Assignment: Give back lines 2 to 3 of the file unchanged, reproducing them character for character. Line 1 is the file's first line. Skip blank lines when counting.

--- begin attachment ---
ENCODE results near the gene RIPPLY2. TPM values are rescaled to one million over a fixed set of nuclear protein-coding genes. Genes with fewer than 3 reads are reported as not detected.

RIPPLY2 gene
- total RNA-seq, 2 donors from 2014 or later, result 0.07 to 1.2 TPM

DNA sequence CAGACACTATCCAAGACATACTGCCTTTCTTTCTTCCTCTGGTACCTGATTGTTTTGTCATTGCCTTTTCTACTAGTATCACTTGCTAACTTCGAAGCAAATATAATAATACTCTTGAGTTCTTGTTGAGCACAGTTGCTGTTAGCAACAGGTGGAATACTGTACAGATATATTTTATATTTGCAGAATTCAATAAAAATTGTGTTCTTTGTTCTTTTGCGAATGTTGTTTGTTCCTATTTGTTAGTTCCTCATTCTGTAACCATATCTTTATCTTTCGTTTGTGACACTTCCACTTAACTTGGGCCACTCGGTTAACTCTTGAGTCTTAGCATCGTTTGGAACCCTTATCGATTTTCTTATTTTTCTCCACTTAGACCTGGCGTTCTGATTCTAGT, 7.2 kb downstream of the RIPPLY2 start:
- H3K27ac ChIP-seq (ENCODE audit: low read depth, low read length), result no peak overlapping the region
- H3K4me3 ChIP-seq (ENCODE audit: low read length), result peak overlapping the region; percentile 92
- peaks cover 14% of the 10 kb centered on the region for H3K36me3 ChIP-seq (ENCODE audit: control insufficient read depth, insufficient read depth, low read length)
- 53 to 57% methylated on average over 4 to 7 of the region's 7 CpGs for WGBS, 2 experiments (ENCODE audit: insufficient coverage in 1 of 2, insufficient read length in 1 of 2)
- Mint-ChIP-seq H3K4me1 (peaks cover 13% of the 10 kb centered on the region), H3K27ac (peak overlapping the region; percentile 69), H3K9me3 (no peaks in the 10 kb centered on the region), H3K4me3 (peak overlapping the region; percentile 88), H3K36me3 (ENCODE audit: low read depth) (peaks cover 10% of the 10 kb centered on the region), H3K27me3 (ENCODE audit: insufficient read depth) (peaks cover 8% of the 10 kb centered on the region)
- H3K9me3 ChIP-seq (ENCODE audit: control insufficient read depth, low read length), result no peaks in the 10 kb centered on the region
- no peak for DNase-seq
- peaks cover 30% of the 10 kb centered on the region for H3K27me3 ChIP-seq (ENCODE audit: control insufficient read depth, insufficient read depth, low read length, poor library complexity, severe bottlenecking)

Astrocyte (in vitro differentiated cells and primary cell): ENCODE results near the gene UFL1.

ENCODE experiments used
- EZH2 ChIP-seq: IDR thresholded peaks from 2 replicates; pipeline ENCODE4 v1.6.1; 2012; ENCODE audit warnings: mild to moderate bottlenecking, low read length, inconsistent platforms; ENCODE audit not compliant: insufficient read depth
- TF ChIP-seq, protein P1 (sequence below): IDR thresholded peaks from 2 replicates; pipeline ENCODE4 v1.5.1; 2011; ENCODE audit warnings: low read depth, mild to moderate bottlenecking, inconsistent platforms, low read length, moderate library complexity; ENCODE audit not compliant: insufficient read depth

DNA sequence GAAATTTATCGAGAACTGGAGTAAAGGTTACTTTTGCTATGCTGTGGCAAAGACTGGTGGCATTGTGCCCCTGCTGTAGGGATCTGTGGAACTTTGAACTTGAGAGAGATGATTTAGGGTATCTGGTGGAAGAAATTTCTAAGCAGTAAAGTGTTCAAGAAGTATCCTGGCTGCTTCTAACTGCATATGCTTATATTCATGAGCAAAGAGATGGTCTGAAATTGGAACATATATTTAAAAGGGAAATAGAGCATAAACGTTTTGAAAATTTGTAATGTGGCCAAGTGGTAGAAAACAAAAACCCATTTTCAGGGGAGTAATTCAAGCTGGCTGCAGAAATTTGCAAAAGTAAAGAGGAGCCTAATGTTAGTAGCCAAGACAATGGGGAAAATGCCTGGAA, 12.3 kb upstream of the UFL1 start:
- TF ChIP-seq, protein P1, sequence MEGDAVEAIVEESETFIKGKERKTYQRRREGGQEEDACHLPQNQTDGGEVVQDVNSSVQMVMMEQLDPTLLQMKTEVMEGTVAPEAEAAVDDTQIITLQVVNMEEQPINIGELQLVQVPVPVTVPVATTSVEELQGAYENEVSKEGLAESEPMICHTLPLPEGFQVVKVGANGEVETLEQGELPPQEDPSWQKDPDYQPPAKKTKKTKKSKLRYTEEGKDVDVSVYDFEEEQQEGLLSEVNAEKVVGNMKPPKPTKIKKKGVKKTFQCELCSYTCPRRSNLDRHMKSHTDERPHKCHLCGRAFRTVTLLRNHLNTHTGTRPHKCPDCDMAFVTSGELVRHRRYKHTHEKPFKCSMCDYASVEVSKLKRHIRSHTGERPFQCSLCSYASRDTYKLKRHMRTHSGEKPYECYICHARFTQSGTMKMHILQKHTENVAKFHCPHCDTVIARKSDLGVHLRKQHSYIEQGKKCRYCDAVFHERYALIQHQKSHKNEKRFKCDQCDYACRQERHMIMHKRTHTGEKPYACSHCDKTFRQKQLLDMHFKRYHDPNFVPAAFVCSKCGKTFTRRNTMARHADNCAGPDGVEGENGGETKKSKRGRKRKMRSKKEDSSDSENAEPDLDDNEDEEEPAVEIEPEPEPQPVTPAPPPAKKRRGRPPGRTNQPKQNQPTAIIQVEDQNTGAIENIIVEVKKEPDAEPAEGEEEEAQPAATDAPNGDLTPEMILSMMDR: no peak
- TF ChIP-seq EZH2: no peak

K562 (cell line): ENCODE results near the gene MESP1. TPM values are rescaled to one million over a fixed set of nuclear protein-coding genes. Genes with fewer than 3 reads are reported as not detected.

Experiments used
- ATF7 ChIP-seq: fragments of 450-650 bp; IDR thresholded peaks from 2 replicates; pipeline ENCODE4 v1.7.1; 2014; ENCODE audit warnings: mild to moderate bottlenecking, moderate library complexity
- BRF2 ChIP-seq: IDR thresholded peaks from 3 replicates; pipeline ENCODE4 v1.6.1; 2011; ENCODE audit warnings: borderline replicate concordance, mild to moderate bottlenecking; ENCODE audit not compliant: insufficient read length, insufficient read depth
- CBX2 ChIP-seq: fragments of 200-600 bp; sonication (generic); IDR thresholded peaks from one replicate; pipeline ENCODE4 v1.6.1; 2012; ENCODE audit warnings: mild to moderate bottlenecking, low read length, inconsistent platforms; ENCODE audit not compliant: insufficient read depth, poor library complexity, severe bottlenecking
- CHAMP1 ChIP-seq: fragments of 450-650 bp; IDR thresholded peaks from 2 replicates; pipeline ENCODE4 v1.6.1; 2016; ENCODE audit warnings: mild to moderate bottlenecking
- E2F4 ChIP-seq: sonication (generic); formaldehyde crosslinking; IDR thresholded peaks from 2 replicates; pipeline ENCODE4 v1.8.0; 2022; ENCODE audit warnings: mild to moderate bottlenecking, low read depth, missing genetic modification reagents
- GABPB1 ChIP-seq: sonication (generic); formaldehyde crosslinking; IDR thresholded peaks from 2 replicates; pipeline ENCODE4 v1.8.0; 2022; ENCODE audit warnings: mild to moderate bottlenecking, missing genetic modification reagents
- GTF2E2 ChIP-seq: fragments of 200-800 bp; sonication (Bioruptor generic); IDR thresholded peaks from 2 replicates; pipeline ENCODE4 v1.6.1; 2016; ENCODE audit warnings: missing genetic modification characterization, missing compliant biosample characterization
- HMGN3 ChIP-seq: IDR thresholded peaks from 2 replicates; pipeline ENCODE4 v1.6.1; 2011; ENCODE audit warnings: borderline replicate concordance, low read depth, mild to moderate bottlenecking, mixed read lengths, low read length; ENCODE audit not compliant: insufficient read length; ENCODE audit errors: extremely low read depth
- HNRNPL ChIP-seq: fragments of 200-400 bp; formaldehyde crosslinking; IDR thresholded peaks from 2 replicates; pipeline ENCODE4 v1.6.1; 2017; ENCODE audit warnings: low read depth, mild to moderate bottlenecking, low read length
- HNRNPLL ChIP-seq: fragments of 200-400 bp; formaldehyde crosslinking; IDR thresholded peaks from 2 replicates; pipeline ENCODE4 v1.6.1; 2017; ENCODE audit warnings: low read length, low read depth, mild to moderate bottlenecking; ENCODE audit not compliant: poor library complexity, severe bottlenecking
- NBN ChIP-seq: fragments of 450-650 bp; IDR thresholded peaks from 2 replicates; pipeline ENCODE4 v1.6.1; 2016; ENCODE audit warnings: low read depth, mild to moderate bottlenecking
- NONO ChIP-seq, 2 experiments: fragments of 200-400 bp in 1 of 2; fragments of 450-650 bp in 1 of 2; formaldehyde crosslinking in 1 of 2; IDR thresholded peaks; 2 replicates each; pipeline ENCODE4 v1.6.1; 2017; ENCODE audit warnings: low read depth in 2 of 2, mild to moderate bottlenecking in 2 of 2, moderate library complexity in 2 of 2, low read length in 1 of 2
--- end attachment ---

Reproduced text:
RIPPLY2 gene
- total RNA-seq, 2 donors from 2014 or later, result 0.07 to 1.2 TPM